My initial responce to this was way to much.. It’s something I wouldn’t wish on anyone 🙁

  58. Rita says:

    I am on pinterest all the time and it is so nice to find all kinds of pins about fibro and chronic pain. It is beyond frustrating when no one understands and people think its a big joke and not real. It is also very interesting to learn about so many other symptoms of fibro, which I have, but didn’t know that it could even be caused by the fibro. The entire time I was thinking I am going nuts because of all these strange things going on with me. I feel a little less insane now-just a little lol. Look forward to following your board! Thank you!

  59. ziggydog00 says:

    Hi! Thank you for this blog, it’s wonderful 🙂 I was diagnosed in 2014 and learning to live with my new diagnoses so finding things like this is always so great so thank you so much for sharing your experience and thoughts!! I wanted to share a fantastic support website ( and mobile app) just for us fibro sufferers that I’ve found to be the most amazing lifeline, its http://www.myfibroteam.com. I use an iPhone app they have but it’s strictly for fibro people to talk and vent and help each other get thru each day. There is always someone wonderful to talk to when you are feeling overwhelmed. I hope if you didn’t know about it maybe you’d find it helpful too 🙂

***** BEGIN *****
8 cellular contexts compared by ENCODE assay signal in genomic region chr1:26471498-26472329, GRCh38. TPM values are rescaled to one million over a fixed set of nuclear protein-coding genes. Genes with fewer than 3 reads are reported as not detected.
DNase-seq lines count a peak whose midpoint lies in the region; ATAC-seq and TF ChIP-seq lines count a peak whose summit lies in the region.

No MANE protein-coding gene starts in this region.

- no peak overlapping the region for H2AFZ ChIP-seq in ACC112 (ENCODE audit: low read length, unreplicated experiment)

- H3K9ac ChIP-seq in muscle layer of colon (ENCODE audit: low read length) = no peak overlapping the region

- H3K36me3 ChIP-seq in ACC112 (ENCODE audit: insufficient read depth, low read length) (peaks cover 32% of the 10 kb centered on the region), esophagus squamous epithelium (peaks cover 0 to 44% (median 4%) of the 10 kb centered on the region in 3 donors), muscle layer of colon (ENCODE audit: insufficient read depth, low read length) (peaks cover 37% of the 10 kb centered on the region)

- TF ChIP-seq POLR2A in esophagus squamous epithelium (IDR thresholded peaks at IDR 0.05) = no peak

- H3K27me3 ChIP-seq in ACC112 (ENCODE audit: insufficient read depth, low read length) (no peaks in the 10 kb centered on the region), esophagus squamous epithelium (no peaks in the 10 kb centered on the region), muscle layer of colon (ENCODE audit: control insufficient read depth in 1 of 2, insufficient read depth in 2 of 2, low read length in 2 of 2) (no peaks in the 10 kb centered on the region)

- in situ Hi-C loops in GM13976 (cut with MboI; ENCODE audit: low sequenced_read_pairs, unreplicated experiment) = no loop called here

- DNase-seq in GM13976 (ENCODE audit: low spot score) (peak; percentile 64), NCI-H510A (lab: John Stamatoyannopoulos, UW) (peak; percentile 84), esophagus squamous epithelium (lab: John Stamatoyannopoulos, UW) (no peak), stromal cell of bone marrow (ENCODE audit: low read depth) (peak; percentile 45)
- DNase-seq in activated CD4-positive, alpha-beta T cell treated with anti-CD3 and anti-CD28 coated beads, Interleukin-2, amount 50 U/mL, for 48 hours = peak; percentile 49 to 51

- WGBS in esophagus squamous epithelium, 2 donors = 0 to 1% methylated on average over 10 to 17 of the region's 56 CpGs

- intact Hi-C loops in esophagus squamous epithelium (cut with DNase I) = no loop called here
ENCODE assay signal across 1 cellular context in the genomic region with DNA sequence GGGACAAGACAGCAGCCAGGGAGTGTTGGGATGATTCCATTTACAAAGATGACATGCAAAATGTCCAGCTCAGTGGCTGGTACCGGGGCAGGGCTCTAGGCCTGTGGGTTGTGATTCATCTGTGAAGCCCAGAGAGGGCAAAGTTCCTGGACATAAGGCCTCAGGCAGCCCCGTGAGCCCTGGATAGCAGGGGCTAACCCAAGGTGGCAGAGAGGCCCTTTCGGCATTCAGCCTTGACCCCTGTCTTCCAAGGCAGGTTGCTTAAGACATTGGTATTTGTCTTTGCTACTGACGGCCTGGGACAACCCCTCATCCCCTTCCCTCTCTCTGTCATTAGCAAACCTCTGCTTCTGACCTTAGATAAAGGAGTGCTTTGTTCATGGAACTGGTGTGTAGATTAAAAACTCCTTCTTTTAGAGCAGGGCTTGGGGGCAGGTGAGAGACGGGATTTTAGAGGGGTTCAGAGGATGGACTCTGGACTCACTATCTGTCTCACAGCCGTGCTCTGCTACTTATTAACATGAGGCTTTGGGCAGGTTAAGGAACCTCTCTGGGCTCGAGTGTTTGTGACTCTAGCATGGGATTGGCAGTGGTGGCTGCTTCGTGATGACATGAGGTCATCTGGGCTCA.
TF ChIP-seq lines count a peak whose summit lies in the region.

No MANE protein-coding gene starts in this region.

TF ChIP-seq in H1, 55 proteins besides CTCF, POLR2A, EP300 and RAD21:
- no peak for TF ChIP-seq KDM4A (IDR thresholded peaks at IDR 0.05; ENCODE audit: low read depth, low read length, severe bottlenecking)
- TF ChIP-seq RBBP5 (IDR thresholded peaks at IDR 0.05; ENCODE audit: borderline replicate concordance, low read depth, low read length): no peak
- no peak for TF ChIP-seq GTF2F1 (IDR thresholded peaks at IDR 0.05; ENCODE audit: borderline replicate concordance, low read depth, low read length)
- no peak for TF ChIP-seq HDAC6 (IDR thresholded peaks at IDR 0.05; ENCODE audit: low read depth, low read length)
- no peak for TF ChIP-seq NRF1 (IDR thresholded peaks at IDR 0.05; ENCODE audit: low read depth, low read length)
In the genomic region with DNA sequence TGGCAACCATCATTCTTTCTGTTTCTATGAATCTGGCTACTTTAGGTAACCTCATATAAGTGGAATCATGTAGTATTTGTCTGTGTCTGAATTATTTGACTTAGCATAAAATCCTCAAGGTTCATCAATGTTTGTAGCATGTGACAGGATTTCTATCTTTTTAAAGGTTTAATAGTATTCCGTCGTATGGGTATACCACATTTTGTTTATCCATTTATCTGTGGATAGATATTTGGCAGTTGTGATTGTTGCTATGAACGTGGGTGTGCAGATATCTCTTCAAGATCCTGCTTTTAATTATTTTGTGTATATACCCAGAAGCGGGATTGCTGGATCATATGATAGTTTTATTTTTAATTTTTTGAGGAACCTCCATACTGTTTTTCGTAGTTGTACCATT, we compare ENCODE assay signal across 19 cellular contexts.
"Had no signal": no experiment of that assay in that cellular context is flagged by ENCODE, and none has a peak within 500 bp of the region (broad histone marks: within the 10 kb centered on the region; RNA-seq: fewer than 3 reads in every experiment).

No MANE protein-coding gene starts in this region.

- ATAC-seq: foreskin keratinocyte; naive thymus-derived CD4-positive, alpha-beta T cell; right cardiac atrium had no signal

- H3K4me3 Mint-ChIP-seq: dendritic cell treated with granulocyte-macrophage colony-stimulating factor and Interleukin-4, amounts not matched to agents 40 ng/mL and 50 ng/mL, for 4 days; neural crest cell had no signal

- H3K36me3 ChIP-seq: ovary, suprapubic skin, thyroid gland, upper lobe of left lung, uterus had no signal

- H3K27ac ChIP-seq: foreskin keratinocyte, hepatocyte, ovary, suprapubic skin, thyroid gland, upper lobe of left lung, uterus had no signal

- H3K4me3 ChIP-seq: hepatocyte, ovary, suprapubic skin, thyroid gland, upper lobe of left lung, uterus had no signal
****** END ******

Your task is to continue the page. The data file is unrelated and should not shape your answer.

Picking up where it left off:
60. Jenny says:

    I just happened to find a woman on Pinterest that posted this on her Fibro board. I was diagnosed five years ago, but I am sure I have had it most of my life. I have meds that help me now, but there is SO much that people don’t understand. A few of my doctors are sympathetic and understand. Some of them don’t even think it is real, because there is no definitive test for it. I don’t understand them. I thank God I have such an understanding husband. I would never make it otherwise. I hope to return here more often. Jenny

    • Hi Jenny, thank you for stopping by 🙂 I’m glad that you have seen some doctors that understand fibromyalgia, I’m sure they are the younger doctors who have studied about it in medical school. It sounds like your husband is a keeper 🙂 Take care xx

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  63. Barbara says: